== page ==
KAHULUI - The state Land Use Commission on Thursday unanimously approved allowing three parties to intervene in the commission's review of whether or not the landowners developing two proposed shopping centers in Kihei have violated land-use conditions placed on the property.
The intervenor status means that the Maui Tomorrow Foundation, South Maui Citizens for Responsible Growth and Kihei resident Daniel Kanahele will be allowed to participate in the proceedings before the commission.
The three parties were the main push behind getting the Land Use Commission to revisit approvals for the 88-acre site where Eclipse Development Group has proposed building the Maui Outlets and Piilani Promenade shopping centers.
The groups claim Eclipse has failed to follow some of the 20 conditions the Land Use Commission imposed on former landowner Kaonoulu Ranch in granting a land reclassification from agriculture to urban in 1995.
One of those conditions is a requirement that the property be developed "in substantial compliance with the representations made to the commission." The ranch had proposed a light industrial park for the site.
The Maui Outlets is expected to be a 300,000-square-foot shopping center on a 30-acre site, while Piilani Promenade would be a 400,000-square-foot retail complex on 68 acres - both mauka of the Piilani Highway-Kaonoulu Street intersection.
Eclipse officials have said that plans for the property have always included the possibility of retail stores. A portion of the property also is slated for 250 affordable housing units tied to the master-planned Honua'ula, or Wailea 670, development.
The commission last month granted the three parties' motion for a so-called order to show cause hearing, which will require the landowner to prove it has not violated conditions on the property. They need to "show cause" as to why the land should not be reverted back to agriculture, Commission Chairman Ron Heller said Thursday.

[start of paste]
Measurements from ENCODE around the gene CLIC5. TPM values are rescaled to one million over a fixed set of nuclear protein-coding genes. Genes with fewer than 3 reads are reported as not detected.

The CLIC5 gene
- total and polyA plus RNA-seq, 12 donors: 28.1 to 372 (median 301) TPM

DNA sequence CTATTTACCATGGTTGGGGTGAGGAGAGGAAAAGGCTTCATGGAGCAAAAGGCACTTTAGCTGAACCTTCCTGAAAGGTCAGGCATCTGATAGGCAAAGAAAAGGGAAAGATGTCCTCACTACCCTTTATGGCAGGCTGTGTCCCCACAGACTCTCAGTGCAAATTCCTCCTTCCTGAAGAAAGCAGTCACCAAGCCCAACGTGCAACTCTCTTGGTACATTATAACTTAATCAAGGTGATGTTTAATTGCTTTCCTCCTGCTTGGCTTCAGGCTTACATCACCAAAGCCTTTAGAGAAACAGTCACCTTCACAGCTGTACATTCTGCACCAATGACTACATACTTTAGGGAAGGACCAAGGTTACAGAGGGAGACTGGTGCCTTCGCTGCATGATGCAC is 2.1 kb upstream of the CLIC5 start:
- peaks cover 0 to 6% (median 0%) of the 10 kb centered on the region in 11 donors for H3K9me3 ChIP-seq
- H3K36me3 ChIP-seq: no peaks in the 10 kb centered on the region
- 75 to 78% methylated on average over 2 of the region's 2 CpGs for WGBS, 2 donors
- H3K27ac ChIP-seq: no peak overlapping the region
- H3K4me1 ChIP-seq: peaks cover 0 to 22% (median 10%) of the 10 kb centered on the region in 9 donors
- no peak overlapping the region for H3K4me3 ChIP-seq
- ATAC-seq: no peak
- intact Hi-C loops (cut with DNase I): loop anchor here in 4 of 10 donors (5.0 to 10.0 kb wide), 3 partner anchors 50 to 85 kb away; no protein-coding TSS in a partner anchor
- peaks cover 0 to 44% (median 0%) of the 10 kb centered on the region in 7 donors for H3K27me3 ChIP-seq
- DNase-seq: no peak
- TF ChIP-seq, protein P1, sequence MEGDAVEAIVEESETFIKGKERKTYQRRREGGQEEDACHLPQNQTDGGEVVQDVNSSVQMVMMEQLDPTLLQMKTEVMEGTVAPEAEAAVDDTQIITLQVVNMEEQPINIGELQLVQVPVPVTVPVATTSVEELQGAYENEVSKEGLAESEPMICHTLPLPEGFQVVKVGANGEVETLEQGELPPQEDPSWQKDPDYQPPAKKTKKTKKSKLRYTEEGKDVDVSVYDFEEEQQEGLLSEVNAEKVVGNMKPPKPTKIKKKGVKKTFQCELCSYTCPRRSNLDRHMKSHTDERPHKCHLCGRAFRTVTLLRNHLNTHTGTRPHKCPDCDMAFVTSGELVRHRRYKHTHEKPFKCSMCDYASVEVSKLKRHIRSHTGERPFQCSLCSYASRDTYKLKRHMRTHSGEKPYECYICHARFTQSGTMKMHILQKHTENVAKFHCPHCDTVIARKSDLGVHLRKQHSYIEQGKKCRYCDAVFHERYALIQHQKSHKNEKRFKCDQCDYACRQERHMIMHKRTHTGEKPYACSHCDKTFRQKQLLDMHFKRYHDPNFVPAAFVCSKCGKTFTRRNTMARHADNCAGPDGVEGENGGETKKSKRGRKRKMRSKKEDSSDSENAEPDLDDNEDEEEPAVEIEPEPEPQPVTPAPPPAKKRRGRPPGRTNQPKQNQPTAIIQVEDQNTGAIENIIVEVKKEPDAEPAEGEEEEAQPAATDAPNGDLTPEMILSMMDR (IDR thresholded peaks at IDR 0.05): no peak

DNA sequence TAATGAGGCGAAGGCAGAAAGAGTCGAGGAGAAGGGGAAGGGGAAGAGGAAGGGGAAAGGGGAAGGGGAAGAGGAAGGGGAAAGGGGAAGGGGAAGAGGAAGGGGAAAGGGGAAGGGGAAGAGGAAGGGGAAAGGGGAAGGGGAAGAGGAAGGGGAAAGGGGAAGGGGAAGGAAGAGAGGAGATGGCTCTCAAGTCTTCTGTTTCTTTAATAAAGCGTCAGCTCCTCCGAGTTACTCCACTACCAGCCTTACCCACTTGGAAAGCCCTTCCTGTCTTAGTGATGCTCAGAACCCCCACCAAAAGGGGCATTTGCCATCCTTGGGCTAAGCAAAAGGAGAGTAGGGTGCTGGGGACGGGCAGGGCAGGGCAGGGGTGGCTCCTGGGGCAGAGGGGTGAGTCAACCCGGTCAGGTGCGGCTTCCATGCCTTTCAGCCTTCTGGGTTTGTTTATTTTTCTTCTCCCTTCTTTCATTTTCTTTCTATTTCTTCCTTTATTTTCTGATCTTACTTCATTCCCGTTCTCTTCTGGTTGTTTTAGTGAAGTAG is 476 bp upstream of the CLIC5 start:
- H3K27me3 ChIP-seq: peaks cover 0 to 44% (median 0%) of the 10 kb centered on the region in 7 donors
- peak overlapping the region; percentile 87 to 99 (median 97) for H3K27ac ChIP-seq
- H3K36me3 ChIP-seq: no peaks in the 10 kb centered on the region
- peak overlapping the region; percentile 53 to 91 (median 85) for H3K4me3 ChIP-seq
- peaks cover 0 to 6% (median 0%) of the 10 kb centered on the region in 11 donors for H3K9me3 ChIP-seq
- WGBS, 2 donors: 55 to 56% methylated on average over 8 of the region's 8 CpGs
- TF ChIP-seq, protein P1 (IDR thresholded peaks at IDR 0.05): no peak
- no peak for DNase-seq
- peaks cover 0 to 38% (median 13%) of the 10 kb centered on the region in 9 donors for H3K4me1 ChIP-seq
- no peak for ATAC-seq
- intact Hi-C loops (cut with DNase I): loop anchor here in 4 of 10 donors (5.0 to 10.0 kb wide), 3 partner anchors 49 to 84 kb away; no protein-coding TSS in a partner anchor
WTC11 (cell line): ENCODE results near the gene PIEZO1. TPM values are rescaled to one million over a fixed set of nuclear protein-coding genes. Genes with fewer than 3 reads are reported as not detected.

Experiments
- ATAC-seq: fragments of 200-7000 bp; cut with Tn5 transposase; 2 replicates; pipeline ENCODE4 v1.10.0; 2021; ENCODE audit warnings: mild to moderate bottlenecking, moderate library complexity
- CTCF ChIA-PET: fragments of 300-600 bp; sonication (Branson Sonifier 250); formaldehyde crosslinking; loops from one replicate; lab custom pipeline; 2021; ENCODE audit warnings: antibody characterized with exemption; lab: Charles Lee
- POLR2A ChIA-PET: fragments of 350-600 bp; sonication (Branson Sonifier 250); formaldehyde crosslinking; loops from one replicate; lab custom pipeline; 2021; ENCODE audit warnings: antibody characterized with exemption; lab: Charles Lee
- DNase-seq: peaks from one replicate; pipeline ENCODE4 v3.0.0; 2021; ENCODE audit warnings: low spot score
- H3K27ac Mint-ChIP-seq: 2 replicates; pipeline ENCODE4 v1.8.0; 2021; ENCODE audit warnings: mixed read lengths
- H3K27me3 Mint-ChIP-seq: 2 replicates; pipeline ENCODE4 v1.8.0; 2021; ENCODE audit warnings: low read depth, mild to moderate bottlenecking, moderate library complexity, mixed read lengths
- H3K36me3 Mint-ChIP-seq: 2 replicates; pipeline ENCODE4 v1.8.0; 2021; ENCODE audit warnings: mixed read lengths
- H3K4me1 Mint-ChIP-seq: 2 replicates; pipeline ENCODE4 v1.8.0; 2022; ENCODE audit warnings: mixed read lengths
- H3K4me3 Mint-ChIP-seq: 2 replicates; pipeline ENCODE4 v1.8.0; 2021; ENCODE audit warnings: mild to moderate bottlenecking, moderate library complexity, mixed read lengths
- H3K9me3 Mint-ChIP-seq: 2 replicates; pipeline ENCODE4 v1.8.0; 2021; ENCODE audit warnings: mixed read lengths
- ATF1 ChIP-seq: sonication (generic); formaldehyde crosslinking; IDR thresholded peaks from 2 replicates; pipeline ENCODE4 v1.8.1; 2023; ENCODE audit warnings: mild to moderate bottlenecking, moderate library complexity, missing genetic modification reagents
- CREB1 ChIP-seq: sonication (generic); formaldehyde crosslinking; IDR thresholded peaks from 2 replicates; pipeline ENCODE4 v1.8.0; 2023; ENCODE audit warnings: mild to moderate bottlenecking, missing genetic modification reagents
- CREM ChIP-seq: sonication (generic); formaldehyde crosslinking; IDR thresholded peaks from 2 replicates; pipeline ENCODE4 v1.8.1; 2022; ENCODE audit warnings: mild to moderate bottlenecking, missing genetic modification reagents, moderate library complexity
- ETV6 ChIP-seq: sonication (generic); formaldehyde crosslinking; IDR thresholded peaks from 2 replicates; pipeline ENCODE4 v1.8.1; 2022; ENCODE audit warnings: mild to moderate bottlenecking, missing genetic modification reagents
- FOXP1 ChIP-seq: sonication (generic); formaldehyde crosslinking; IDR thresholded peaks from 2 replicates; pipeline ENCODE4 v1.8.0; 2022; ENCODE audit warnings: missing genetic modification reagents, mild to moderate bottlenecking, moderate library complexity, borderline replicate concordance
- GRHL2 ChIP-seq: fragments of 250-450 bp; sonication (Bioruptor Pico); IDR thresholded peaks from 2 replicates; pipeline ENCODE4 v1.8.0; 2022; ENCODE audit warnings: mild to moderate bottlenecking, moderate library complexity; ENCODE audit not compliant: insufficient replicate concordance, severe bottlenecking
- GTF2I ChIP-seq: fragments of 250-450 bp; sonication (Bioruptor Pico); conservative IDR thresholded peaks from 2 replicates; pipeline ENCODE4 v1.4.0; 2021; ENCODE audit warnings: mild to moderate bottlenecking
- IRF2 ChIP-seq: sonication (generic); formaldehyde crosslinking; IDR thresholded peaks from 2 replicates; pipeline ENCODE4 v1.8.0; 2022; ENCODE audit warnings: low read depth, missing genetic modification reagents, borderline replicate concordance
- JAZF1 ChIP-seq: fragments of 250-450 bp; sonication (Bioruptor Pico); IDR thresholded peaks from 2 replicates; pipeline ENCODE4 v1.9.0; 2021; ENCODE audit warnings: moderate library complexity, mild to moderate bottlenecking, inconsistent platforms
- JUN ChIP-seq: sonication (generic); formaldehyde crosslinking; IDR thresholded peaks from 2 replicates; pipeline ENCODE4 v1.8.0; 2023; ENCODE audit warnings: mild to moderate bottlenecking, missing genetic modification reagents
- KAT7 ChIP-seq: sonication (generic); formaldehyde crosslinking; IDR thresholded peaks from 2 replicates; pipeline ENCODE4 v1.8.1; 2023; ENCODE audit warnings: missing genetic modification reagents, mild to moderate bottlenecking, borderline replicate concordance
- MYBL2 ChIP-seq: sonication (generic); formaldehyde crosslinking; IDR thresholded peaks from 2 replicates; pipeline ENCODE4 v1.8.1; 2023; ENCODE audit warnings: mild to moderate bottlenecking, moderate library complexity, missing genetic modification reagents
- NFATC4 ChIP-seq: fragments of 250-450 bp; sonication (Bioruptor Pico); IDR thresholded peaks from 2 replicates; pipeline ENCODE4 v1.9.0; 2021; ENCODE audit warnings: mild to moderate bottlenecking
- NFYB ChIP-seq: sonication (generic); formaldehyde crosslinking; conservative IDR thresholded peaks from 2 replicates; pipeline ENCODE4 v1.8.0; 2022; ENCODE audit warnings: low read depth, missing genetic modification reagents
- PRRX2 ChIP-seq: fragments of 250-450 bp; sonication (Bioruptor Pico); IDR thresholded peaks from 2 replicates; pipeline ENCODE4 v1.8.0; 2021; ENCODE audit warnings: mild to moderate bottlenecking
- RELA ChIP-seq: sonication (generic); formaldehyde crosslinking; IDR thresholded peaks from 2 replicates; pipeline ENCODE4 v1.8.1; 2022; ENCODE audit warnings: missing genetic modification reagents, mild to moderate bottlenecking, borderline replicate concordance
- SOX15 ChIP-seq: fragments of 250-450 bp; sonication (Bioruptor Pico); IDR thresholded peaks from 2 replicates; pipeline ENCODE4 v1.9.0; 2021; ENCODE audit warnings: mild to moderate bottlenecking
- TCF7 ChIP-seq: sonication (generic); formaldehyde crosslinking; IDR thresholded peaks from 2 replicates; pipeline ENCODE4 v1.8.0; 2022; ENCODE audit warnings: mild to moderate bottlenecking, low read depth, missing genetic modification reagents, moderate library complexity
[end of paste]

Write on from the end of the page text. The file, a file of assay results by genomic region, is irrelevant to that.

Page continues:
Heller said the hearing will be handled in two stages.
"The first question is, 'Has there been a violation of the commission's existing decision and order,' '' he said, referring to the 20 conditions. "If the answer to that is no, then that's the end, we don't need to go any further. If the answer to that is yes, then the second phase would be, 'What do we do about the fact that there's been a violation?' ''
The show cause hearing has been set for Nov. 1 and 2, said Irene Bowie of Maui Tomorrow.
Jonathan Steiner, attorney for the landowners, opposed the motion to intervene. He argued that the groups' interests are no different from any member of the general public - a threshold for granting intervenor status.
Attorney Tom Pierce, representing Kanahele, Maui Tomorrow and South Maui Citizens for Responsible Growth, argued the groups "can provide a unique party position and will be directly affected by the landowners' development."
Pierce also noted in his motion that the groups represent people who will "be harmed by the deleterious effects of urban sprawl, which include increased traffic, loss of community, diminished aesthetics, loss of green space and opportunities for more healthful living."
An attorney representing the county's Department of Planning did not oppose the motion, while an attorney for the state Office of Planning took no position on the motion.
The commissioners voting in favor of the motion to intervene were: Sheldon Biga, Thomas Contrades, Heller, Lance Inouye, Ernest Matsumura and Chad McDonald. Commission members Jaye Makua and Nicholas Teves Jr. were absent and excused.
* Nanea Kalani can be reached at firstname.lastname@example.org.